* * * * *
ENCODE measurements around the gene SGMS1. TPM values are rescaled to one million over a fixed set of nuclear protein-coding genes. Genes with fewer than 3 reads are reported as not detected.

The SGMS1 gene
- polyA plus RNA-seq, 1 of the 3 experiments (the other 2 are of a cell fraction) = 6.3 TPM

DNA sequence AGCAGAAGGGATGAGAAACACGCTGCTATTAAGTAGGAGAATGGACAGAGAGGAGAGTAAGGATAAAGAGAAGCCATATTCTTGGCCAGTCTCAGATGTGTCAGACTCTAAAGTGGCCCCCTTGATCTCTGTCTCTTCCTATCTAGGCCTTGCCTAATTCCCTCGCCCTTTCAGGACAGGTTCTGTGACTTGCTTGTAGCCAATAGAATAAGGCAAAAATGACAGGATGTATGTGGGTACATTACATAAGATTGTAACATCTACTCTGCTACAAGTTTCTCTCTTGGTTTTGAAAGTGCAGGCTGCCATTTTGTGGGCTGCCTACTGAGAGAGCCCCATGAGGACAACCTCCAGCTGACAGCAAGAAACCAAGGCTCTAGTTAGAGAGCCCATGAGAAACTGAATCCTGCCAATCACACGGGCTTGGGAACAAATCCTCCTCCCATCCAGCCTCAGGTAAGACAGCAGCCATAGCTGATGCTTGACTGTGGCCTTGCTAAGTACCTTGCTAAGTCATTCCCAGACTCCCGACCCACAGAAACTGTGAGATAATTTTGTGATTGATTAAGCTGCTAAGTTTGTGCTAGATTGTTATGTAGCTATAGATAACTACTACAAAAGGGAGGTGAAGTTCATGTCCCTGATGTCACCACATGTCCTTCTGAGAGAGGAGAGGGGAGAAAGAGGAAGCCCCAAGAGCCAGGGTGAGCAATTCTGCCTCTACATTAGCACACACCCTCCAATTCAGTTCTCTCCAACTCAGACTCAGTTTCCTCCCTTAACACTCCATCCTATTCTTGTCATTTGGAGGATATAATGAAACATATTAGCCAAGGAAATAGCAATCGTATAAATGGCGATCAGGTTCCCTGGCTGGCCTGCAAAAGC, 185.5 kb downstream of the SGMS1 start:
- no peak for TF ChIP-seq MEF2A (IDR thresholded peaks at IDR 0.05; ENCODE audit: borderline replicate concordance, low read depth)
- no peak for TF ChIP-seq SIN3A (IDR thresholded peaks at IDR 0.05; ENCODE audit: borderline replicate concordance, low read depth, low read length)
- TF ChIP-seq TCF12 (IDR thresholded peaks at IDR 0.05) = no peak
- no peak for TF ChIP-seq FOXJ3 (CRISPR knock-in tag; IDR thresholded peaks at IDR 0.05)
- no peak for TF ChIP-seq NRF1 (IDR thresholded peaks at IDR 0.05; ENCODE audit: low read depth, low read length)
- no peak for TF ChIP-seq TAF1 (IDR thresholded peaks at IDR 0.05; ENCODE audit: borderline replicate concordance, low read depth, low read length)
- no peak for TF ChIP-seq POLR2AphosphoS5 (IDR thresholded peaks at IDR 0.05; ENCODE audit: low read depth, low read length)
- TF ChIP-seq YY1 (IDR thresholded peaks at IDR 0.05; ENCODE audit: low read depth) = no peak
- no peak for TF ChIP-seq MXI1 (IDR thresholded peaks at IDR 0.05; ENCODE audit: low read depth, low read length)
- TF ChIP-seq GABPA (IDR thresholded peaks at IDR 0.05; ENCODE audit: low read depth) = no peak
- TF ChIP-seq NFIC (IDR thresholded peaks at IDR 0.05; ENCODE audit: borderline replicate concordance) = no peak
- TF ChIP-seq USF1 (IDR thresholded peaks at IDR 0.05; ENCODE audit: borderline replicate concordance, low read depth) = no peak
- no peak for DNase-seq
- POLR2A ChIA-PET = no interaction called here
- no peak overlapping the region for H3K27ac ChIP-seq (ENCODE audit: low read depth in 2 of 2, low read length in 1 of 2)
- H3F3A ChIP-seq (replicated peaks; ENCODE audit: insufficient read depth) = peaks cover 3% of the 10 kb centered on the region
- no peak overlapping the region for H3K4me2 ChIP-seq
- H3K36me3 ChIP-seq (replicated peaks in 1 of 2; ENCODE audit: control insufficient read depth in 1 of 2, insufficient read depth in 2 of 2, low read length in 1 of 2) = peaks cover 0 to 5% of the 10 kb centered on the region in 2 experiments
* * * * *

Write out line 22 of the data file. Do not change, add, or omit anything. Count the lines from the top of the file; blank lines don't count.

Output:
- H3K36me3 ChIP-seq (replicated peaks in 1 of 2; ENCODE audit: control insufficient read depth in 1 of 2, insufficient read depth in 2 of 2, low read length in 1 of 2) = peaks cover 0 to 5% of the 10 kb centered on the region in 2 experiments